GM layoffs pose ’20 challenge for Trump
General Motors’ plan to lay off thousands of employees and shutter up to four U.S. factories poses a new political challenge for President Trump.
Trump wooed the industrial Midwest in 2016 with his pledge to revive American manufacturing and crack down on foreign rivals, winning Ohio and Michigan.
Those two states critical to Trump’s victory are set to suffer a major blow if GM goes through with a planned idling of factories in Lordstown, Ohio, and Detroit-Hamtramck, Mich.
The closures could pose devastating consequences for some of Trump’s most ardent supporters as the mounting costs of the president’s trade agenda threaten to derail the region’s economy.
Trump and a bipartisan coalition of lawmakers have blasted GM and promised to push CEO and Chairwoman Mary Barra to keep the targeted plants running.
On Tuesday, Trump threatened to cut off GM from a federal tax credit for electric vehicles, tweeting that he was “very disappointed” in their plans.
“We are now looking at cutting all @GM subsidies, including … for electric cars,” he tweeted.
“The U.S. saved General Motors, and this is the THANKS we get!” Trump added. “I am here to protect America’s Workers!”
Trump has signaled that he understands the high stakes involved.
On Monday, hours after the GM announcement, Trump said he had directly warned the company to keep its operations in Ohio.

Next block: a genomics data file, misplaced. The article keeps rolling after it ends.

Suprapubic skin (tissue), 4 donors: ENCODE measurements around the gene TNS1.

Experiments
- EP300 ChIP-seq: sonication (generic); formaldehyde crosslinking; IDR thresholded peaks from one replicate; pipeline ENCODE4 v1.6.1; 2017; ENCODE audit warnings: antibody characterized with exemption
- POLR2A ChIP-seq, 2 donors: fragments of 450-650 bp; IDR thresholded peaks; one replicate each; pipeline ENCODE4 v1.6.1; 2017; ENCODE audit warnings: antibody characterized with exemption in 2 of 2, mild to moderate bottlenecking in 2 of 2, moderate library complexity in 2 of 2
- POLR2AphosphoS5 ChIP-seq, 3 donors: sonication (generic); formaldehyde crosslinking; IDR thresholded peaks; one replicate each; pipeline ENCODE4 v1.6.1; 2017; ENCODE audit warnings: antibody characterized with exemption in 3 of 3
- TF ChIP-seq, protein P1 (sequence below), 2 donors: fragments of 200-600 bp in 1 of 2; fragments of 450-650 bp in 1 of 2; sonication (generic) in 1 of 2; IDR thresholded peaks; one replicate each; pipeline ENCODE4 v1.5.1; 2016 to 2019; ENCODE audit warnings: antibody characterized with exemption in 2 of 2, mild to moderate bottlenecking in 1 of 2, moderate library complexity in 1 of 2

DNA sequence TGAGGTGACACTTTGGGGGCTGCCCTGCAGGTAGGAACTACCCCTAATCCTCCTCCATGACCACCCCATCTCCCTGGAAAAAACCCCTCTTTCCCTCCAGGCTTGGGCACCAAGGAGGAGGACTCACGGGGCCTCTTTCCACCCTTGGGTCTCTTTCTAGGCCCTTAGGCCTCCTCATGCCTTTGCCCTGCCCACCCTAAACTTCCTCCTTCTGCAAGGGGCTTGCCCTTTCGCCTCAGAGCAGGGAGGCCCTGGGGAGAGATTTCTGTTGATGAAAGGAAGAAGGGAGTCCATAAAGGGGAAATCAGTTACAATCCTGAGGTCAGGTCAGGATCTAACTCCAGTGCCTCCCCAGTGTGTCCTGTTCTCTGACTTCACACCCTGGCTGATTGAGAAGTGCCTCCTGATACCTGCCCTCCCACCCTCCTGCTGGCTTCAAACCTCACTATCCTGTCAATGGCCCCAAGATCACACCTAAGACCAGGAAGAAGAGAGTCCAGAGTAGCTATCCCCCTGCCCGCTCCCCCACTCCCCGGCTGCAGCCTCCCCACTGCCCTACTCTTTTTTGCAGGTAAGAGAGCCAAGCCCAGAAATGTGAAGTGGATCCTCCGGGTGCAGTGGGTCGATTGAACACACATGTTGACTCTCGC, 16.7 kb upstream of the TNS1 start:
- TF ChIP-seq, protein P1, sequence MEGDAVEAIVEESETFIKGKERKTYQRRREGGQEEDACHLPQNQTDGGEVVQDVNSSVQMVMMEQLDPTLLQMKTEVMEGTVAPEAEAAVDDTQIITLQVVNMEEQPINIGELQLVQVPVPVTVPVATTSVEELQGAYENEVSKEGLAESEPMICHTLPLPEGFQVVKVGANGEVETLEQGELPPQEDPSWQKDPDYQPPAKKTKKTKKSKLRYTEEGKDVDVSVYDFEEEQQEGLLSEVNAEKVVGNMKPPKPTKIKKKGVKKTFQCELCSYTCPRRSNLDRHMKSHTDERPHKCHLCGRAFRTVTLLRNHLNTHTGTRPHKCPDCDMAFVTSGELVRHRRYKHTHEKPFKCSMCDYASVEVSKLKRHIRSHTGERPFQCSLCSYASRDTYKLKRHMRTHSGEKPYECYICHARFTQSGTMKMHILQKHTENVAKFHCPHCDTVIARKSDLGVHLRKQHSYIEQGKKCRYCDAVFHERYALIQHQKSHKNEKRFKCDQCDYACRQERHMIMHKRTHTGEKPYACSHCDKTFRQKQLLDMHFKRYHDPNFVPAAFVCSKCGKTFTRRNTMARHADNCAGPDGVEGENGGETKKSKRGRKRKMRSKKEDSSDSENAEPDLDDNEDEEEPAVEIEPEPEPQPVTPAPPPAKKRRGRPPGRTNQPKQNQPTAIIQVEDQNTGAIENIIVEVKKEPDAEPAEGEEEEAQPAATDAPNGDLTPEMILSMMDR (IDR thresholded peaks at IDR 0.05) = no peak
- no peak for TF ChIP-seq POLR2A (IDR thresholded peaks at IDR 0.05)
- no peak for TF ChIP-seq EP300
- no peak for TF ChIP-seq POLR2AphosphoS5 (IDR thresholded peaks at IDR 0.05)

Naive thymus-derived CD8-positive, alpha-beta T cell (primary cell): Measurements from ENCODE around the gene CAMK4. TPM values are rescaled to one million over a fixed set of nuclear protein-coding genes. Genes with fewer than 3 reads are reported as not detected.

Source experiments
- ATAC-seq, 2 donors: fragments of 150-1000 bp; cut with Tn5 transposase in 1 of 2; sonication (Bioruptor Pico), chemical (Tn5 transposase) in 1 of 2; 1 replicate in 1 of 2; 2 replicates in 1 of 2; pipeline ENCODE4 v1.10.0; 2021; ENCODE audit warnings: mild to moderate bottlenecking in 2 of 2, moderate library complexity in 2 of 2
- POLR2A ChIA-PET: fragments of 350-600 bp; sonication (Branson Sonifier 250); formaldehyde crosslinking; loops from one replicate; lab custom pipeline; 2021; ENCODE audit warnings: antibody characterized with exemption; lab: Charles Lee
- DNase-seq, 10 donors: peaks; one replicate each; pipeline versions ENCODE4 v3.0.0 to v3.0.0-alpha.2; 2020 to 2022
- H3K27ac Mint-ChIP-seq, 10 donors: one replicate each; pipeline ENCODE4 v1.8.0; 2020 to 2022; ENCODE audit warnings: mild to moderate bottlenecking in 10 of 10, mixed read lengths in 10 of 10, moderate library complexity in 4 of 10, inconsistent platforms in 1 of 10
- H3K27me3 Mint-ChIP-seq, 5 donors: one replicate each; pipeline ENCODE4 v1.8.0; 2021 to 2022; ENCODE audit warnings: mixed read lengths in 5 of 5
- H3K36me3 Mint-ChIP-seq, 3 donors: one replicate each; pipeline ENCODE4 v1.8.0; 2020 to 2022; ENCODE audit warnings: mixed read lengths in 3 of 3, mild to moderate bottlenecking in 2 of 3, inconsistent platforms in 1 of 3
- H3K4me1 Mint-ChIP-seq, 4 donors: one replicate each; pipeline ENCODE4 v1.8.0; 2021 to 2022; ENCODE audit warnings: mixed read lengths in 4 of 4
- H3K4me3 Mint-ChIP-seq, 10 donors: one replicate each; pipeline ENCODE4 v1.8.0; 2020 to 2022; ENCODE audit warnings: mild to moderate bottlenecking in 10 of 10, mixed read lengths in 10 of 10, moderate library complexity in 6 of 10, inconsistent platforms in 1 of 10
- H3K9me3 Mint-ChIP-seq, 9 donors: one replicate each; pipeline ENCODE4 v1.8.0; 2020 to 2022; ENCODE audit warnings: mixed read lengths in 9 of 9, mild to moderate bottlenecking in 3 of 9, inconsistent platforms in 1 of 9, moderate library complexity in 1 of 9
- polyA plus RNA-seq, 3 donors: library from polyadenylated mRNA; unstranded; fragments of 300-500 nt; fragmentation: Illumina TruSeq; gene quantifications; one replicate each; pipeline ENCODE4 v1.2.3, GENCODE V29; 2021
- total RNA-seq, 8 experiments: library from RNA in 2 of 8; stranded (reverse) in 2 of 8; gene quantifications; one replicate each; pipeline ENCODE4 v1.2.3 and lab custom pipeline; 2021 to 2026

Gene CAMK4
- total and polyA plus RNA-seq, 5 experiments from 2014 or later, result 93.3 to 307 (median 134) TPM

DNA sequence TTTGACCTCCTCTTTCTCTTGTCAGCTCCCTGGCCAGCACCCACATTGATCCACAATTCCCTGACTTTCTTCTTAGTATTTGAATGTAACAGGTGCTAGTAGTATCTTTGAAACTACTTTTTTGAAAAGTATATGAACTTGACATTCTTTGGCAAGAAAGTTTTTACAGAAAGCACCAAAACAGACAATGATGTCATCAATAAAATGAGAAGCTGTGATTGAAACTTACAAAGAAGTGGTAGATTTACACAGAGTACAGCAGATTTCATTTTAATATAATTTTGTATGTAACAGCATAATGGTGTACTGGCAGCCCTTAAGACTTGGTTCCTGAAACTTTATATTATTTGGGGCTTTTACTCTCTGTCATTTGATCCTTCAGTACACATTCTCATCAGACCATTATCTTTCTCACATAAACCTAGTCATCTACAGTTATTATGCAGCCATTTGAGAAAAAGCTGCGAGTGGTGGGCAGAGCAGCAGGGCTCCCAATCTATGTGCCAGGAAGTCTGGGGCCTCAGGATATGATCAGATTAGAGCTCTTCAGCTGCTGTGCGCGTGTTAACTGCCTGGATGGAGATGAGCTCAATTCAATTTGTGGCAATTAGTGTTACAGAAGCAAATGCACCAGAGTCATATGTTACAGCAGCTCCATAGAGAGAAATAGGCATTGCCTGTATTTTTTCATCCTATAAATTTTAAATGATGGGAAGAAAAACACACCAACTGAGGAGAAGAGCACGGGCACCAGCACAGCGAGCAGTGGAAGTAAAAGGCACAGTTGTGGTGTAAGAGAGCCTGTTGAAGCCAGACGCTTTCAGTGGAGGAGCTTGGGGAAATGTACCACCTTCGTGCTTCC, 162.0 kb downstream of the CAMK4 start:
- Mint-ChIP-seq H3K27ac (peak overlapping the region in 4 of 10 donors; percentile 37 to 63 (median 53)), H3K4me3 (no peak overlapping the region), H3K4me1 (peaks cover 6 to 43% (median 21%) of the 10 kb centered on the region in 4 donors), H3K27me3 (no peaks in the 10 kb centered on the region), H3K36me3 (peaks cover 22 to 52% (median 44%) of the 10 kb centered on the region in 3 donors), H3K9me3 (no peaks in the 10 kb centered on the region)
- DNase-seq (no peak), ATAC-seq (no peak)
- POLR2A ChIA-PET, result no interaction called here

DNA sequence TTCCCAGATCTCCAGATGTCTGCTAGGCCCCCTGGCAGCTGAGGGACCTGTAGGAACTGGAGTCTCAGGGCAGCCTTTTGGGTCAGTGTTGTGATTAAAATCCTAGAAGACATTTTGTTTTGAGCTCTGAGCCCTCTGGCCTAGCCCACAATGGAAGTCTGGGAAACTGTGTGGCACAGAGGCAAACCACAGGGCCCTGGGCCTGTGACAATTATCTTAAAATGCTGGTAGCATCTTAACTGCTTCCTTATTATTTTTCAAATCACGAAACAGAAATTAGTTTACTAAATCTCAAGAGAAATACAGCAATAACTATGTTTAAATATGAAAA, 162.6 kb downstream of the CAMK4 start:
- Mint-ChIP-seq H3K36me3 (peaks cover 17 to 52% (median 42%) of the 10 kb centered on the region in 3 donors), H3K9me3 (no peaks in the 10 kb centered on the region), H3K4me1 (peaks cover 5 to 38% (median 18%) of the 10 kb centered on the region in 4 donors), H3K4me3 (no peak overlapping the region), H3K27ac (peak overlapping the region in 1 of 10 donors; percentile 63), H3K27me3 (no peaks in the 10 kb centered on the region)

“I love Ohio,” Trump told The Wall Street Journal. “I told them [GM], ‘you’re playing around with the wrong person.’ ”
“At the end of the day, Trump will have overpromised enormously to his Midwestern and Southern constituents,” said Daniel Alpert, managing partner of investment firm Westwood Capital, about the challenge of preserving GM’s jobs.
“He’s not going be in particularly good standing 12 months from now.”
Trump wasn’t alone in sharing his anger over GM’s announcement, which sparked a firestorm of criticism from both parties in Washington.
The company announced that it would it lay off roughly 15,000 employees and halt production at five North American factories: the vehicle assembly plants in Lordstown and Detroit-Hamtramck; a plant in Oshawa, Ontario, Canada; and parts factories in White Marsh, Md., and Warren, Mich.
Those plants assemble and produce parts for several Chevrolet, Cadillac and Buick sedans the company will cease building within the next two years. If GM does not reassign a new product to the targeted factories, 5,901 hourly and 804 salaried workers could lose their jobs in those facilities.
GM has defended the move as essential to the long-term health of the ailing auto giant.
“Many of the U.S. workers impacted by these actions will have the opportunity to shift to other GM plants where we will need more employees to support growth in trucks, crossovers and SUVs,” GM said Tuesday.
Those light truck models make up 70 percent of new vehicle sales in the U.S. each month and closer to 80 percent for GM, said Morningstar Research equity strategist David Whiston.
“GM’s focusing on where it can really make the most of its money and also invest for the future,” Whiston said. “I would expect these plants are probably going to close, and most of these [light] vehicles do go away.”
In many ways, GM’s overhaul is the end result of years of industrywide trends for automakers in the U.S. GM, like Ford Motor Co. and Fiat Chrysler, has steadily scaled back its U.S. sedan production as SUVs and pickup trucks dominate domestic sales.